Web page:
Definition of lymphoscintigraphy
Lymphoscintigraphy is the technical name for the various procedures used to study the lymphatic system. In the context of breast cancer, lymphoscintigraphy is used to identify the sentinel lymph node. (The closest draining lymph node near a breast tumor).
A sentinel, is like an army guard posted to stand watch in the wilderness, on lookout for the enemy approaching. The sentinel soldier would see the enemy first.
A radioactive colloid (usually a bulky molecule containing sulfer, and the radioactive atom: Technetium 99m) is injected into the body, along with a blue dye, and the movements of the substance is tracked and mapped out using a Geiger counter attached to a computer.
When lymph nodes take up the substance they can be identified, and removed for biopsy examination. Scintigraphy, which tracks the flow of radioactive molecules through the body, is a more general term for the technique, while lymphoscintigraphy is a way of referring specifically to the technique of identifying the lymph nodes by tracking the flow of radioactive materials. Lymphoscintigraphy is therefore a specialized form of nuclear medicine that produces pictures (scintigrams) of the lymphatic system.
The lymphatic system is part of the body’s immune system response
The lymphatic system is the network of small channels in the body which cricultate a fluid called ‘lymph‘, and cells, called lymphocytes, throughout the body. The lymph ‘nodes‘ are spots along these channels which filter foreign bodies such as viruses, germs, and pollen. Usually with breast cancer treatment, a radio tracer is injected in many sites both around the breast tumor, but also in the chest and underarm regions. The process usually takes less than one hour to complete.
Sentinel lymph node dissection to check for breast cancer metastasis
Sentinel lymph node dissection is now commonly used to exam a patient for lymph node metastasis of breast cancer, bypassing the need for extensive surgical excision of the axillary nodes.
The sentinel lymph node is typically the first node to receive the lymph drainage from a breast tumor. Lymphoscintigraphy is used to identify the sentinel node and to help plan either a biopsy or surgery to assess the breast cancer stage as treatment begins. Based on the histological evaluation of harvested sentinel nodes, the breast cancer metastasis status of the whole axilla can be predicted with a high level of confidence. the disease status of the entire axilla can be predicted. Lymphoscintigraphy can also help determine any apparent points of blockage in the lymphatic system, such as a lymphedema.
Opinions remain varied as to whether or not lymphoscintigraphy is required before a sentinel node biopsy
Lymphoscintigraphy usually permits a less extensive surgery than a more traditional approach of ‘radical surgery‘ or axillary lymph node dissection. Often lymphoscintigraphy can be undertaken in the afternoon, allowing for surgery the very next day. However, opinions are mixed as to whether or not preoperative lymphoscintigraphy improves the rate of sentinel lymph nodes identification and reduces false-negative breast cancer identifications. Lymphoscintigraphy is not required in order to perform a sentinel lymph node biopsy.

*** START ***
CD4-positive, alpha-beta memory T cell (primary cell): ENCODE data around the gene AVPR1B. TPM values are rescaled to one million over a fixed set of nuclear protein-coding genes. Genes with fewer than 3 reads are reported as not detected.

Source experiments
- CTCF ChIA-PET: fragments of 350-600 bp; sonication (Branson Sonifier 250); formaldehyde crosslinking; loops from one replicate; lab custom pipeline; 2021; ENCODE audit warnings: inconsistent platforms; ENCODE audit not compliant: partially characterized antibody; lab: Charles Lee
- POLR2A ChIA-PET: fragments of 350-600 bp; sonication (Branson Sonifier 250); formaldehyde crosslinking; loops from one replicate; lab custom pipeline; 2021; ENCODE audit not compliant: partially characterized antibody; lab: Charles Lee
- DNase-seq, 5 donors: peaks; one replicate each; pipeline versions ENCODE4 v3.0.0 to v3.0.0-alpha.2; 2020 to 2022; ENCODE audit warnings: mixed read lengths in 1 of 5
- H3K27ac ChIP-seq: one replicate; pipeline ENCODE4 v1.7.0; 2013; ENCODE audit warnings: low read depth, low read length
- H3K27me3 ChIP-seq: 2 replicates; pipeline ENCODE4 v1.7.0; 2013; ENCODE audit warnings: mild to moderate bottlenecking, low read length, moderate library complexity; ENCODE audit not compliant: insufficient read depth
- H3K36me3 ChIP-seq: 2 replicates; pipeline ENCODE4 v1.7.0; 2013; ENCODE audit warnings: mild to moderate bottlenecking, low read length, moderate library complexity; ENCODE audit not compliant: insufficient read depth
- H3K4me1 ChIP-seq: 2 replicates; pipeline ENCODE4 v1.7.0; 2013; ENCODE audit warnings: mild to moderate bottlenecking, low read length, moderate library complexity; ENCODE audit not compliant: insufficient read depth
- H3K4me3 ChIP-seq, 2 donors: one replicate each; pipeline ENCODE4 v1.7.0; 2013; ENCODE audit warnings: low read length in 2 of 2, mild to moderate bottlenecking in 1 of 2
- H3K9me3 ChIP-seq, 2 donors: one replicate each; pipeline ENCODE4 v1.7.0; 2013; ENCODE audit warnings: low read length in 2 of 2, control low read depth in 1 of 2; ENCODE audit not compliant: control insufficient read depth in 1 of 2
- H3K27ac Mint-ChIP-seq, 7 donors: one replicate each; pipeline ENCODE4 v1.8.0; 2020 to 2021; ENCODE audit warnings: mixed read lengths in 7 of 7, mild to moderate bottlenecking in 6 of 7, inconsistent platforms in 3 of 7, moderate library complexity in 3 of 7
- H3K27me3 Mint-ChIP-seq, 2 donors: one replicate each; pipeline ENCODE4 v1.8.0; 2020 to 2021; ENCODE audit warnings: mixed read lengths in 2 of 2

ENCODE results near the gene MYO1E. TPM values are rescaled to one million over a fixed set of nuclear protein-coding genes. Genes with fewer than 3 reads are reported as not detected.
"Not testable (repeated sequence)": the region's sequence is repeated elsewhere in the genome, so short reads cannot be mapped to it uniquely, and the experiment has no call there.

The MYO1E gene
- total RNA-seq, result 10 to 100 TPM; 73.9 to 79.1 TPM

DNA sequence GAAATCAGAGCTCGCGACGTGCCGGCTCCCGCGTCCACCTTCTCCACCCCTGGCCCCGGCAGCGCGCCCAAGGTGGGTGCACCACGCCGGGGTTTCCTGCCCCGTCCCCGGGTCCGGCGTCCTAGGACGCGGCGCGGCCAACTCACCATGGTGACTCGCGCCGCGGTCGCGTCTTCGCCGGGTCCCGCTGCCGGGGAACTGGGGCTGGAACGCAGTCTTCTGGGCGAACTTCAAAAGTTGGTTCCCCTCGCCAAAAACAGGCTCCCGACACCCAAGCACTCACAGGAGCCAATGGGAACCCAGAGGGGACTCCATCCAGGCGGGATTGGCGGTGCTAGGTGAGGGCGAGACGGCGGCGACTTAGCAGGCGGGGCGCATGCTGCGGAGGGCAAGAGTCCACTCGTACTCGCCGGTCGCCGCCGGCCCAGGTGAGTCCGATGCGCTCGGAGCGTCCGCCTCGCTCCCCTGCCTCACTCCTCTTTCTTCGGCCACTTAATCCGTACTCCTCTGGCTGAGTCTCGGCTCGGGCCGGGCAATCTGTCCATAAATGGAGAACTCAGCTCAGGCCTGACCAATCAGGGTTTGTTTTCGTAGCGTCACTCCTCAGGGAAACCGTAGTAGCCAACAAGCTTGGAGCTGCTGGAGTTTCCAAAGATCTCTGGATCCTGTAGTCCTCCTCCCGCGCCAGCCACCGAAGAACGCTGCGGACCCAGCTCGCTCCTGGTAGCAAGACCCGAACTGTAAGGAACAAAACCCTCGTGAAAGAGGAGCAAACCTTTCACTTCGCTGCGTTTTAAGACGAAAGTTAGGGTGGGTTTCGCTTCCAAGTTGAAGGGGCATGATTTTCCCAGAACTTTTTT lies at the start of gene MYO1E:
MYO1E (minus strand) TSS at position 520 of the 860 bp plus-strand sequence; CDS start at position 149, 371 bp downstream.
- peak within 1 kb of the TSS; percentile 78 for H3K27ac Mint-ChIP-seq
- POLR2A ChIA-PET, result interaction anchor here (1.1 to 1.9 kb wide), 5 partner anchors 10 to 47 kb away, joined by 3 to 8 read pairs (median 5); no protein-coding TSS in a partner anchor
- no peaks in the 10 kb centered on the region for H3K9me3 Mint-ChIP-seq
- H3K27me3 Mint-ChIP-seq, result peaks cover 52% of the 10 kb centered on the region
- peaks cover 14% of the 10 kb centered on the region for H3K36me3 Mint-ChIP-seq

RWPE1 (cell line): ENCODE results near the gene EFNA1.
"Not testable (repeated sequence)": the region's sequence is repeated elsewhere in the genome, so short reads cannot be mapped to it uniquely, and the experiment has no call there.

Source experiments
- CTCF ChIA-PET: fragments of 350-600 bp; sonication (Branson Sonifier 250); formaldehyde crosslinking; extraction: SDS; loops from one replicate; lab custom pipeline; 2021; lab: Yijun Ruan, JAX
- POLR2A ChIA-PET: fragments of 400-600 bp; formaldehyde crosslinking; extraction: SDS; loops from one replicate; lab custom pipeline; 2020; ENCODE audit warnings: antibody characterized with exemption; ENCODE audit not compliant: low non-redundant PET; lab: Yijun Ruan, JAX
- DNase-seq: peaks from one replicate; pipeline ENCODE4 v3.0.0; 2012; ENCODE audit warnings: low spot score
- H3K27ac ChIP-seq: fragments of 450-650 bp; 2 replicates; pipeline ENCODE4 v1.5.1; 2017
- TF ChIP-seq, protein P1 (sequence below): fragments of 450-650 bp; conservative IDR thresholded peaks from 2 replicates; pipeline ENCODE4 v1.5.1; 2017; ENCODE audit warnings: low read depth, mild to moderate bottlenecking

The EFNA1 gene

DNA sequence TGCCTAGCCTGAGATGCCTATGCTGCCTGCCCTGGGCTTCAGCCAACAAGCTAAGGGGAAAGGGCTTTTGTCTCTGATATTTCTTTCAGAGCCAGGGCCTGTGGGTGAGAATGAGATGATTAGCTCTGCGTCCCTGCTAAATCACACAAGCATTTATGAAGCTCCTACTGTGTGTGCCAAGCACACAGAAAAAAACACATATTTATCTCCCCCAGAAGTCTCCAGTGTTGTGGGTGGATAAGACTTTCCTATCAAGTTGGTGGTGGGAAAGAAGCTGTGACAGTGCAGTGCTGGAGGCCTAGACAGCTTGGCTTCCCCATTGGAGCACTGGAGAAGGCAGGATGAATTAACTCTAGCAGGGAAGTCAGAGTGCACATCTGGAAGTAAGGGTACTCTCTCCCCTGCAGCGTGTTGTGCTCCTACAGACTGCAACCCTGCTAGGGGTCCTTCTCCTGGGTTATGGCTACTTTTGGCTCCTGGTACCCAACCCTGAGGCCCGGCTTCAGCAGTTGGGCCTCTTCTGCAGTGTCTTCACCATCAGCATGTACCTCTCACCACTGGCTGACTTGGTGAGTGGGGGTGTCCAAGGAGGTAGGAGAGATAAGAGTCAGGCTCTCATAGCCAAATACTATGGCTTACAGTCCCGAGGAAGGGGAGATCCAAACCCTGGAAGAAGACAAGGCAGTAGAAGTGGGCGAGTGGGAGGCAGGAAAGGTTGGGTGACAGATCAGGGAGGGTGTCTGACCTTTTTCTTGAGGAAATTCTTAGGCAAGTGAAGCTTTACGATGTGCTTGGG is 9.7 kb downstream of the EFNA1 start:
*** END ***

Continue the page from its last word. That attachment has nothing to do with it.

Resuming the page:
Here are a couple Q&A for you to go over…
- What are some common uses of the procedure? Physicians perform lymphoscintigraphy to identify the sentinel lymph node, or the first node to receive the lymph drainage from a tumor. Plan a biopsy or surgery that will help assess the stage of cancer and create a treatment plan. And identify points of blockage in the lymphatic system, such as lymph flow in an arm or a leg, or lymphedema.
- How does the procedure work? With ordinary x-ray examinations, an image is made by passing x-rays through the patients body. In contrast, nuclear medicine procedures use a radioactive material, called a radio pharmaceutical or radio tracer, which is injected into the bloodstream, swallowed or inhaled as a gas. This radioactive material accumulates in the organ or area of your body being examined, where it gives off a small amount of energy in the form of gamma rays. Special cameras detect this energy, and which the help of a computer, creates picture offering details on both the structure and function of organs and tissues in your body.
- What are the limitations of lymphoscintigraphy? Nuclear medicine procedures can be time consuming. It can take several hours to days for the radio tracer to accumulate in the body part of interest and imaging may take up to several hours to perform, though in some cases, newer equipment is available that can substantially shorten the procedure time. The resolution structures of the body with nuclear medicine may not be as high as with other imaging techniques such as CT or MRI. However, nuclear medicine scans are more sensitive than other techniques for a variety of indications, and the functional information gained from nuclear medicine exams is often unobtainable by other imaging methods.
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